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Defensive-Minded Blache Puts Everything on the Line

By Nunyo Demasio
Washington Post Staff Writer
Saturday, December 25, 2004; Page D01

In 2002, the San Francisco 49ers were so impressed with Greg Blache during an interview for their head coaching vacancy that the organization flew him back for a second, more extensive interview. Blache -- who was then the defensive coordinator for the Chicago Bears -- eventually lost out to Dennis Erickson, whose candidacy had been shrouded in secrecy. Blache, now the Redskins' defensive coordinator, remains one of the most highly regarded assistants in the NFL.

Gregg Williams, the Redskins' assistant head coach-defense, naturally has received the most credit for guiding a unit ranked second in the NFL, despite being forced to use obscure and inexperienced players. Williams has countered talk of his departure by promising his players that he'll return next season.

Redskins defensive line coach Greg Blache is highly regarded -- and coveted -- throughout the league. (John Mcdonnell -- The Washington Post)

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Nonetheless, Blache is perhaps Washington's most likely assistant to be lured away, especially after his masterly job of overseeing the club's defensive line. (No group on the defense has exceeded expectations as much.) Blache served as the Chicago Bears' defensive coordinator from 1999 to 2003 before signing with Washington as its de facto defensive line coach. He could be offered a true defensive coordinator post by another team, but Blache said this week he is pleased with his situation in Washington and would only leave for an enticing head coaching job.

"All young guys would like to marry a supermodel," said Blache, a defensive line coach for 11 seasons, six with the Green Bay Packers, then five with the Indianapolis Colts before joining Chicago. "Half of 'em would drive you crazy and drive you to drink. As you get older, you learn to realize what you're supposed to like and what's best for you is not always equal."

The NFL is expected to have several head coaching openings, particularly with the 49ers. Erickson's situation is so tenuous the club recently granted him permission to interview with Mississippi. Erickson, who has three years and $7.5 million left on his contract, withdrew from consideration after the interview.

Blache, 54, recently was a finalist to become head coach at Notre Dame, but the school chose Charlie Weis, the New England Patriots' offensive coordinator. Blache, a former Notre Dame defensive back and assistant, has lived up to his reputation in Washington.

The Redskins have the NFL's third-best defense against the run, allowing an average of 83.1 yards per game. Tailbacks have mustered only 3.1 yards per carry -- easily the NFL's best. Because of injuries, defensive ends Ryan Boschetti, Ron Warner and Demetric Evans all have made their NFL starting debuts this season.

Although he didn't make the Pro Bowl, Cornelius Griffin is statistically one of the NFL's best defensive tackles. Griffin has the second-most tackles among defensive linemen and leads the club with 4.5 sacks. Griffin credits Blache's emphasis on technique and fundamentals as the main reasons for his career season.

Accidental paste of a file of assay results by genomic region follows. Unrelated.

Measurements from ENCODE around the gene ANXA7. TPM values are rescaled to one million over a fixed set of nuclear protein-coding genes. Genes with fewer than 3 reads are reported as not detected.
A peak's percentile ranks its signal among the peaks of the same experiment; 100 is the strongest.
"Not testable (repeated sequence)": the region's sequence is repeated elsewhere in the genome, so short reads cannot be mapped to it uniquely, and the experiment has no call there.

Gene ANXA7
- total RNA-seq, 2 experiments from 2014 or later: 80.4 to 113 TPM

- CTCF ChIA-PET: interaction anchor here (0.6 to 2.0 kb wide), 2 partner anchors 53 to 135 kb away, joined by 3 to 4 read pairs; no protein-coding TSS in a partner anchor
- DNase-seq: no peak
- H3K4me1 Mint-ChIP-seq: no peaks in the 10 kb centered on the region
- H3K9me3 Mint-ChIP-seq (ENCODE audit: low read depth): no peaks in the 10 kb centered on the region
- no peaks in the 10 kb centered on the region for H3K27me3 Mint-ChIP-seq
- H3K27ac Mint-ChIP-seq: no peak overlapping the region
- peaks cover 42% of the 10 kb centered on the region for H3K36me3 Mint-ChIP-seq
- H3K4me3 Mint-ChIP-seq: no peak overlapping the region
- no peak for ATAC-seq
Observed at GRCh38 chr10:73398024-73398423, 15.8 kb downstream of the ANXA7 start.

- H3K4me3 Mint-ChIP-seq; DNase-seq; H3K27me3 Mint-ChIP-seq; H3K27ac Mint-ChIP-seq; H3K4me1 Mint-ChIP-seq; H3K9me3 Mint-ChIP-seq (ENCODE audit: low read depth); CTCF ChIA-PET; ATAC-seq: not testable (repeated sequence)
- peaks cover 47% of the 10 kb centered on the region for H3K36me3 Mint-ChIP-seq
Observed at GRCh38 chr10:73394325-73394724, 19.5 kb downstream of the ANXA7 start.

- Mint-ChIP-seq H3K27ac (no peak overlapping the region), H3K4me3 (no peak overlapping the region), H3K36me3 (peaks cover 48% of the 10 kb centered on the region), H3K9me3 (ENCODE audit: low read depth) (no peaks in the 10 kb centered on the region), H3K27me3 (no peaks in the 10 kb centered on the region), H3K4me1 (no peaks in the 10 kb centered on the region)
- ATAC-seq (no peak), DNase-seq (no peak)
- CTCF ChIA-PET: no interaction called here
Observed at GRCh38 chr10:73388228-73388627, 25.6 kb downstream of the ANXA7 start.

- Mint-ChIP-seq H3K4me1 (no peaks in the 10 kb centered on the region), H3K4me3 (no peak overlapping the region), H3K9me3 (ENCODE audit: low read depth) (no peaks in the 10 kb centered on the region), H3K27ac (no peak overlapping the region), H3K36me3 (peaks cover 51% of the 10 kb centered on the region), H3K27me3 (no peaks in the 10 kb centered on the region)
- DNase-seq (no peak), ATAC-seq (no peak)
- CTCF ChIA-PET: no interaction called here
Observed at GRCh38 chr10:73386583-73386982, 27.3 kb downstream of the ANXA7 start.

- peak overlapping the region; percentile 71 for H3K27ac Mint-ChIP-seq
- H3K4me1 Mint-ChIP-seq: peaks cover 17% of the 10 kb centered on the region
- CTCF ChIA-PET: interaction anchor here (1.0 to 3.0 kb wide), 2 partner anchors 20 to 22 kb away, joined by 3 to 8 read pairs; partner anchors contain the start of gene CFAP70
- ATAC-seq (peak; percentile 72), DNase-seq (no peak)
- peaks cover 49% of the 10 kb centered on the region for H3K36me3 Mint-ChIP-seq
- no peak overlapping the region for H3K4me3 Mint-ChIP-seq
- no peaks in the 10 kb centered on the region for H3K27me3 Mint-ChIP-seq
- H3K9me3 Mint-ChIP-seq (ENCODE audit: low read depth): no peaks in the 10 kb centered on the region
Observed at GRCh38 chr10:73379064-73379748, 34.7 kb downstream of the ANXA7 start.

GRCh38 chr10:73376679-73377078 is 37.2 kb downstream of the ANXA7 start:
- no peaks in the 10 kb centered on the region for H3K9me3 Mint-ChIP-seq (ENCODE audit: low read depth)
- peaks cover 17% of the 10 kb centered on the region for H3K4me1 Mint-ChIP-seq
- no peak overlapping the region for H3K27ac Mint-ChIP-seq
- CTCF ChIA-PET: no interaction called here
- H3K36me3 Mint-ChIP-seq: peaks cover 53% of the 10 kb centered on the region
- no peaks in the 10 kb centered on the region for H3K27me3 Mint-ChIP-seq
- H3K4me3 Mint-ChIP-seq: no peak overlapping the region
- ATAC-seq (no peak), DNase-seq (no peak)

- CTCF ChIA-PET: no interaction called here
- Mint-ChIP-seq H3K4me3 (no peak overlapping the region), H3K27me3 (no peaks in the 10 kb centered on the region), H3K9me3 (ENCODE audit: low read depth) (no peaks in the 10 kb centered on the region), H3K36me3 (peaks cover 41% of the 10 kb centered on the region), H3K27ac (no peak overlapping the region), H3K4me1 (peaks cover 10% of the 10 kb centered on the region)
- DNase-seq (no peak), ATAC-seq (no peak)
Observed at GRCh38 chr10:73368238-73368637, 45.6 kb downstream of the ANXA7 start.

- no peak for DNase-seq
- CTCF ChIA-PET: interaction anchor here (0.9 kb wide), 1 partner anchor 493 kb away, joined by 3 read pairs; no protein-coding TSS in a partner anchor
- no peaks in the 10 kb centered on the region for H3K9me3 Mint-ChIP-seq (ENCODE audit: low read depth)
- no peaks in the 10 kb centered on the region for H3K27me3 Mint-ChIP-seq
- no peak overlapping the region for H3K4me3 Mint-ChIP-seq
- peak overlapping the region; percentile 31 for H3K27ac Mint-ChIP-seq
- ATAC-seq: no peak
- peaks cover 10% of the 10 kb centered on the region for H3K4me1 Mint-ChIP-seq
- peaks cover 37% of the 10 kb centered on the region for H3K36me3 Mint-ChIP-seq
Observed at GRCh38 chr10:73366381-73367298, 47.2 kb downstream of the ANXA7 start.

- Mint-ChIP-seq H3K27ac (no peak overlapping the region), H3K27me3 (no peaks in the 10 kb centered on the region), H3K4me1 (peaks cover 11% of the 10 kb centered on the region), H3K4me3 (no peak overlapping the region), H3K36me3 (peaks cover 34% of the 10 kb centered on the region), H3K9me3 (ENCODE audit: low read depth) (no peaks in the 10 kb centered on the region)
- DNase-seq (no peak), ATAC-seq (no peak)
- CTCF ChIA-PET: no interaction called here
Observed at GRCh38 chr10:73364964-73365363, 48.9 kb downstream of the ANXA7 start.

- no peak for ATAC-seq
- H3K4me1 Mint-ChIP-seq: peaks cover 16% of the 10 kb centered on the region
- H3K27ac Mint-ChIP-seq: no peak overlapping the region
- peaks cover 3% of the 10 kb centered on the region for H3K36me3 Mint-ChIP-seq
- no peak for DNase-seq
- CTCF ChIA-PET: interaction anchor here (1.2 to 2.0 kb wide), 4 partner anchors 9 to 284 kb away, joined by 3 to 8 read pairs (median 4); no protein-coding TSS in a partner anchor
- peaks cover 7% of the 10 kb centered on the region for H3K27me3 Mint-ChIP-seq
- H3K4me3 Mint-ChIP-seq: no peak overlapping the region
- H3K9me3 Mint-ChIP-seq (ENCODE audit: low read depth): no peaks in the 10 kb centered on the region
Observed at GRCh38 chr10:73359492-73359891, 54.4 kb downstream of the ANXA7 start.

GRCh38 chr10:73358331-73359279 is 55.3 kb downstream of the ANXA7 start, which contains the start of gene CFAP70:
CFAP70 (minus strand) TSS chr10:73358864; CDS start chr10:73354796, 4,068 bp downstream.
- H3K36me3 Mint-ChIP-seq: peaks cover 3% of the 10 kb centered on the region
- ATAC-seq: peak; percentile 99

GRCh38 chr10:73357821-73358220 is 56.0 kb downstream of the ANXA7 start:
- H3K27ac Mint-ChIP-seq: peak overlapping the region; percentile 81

In 2001, the Bears made their first postseason appearance since 1994 with the NFL's second-best run defense. That season, the linchpin was rookie Brian Urlacher, who credited Blache for helping him convert from strong-side to middle linebacker.

Blache's résumé apparently came close to getting him the head coaching job in San Francisco in 2002.

"In the coaching circles, I had heard from very knowledgeable people that he did a tremendous job when he interviewed with the 49ers the last time," Williams said. "There's no doubt in my mind, if that's what he wants to do [become a head coach], he's capable."

The Redskins' hiring of Blache was seen as a coup around the NFL -- he had been pursued by several teams.

Owner Daniel Snyder made Blache the highest-paid defensive line coach in the NFL; the three-year deal, worth almost $2 million, is the equivalent to a defensive coordinator's salary.

The NFL's objective of increasing the number of minority head coaches certainly could be a factor in Blache's situation. The league has enacted a policy that requires teams to interview at least one minority for each head coaching opening. Last year, the Detroit Lions were penalized $200,000 for not interviewing a minority head coach before hiring Steve Mariucci.

The policy's flaw surfaced recently in the case of the Miami Dolphins' head coaching opening. On Wednesday, the Dolphins offered the job to LSU Coach Nick Saban. Although Saban was always considered the front-runner, Miami interviewed former Raiders coach Art Shell, who is black. Shell's interview was criticized by the Pollard Alliance, which advocates minority hiring, as a charade.

Blache, who is black, said he wouldn't interview with a team with which he didn't have a legitimate shot to get the job. However, Blache said each situation should be judged on a case-by-case basis.

"Every situation is unique," Blache said. "Sometimes people say, 'Well, you're going for an interview, but you're being taken advantage of.' That works both ways. You can also go in and take advantage of a situation. It depends on the individual and where they are in their careers."

Redskins Note: The team signed cornerback Korey Banks to the practice squad after losing linebacker Billy Strother to the Dolphins. Strother was signed to Miami's active roster. NFL rules permit signing a practice squad roster as long as the new team places the player on its active roster.

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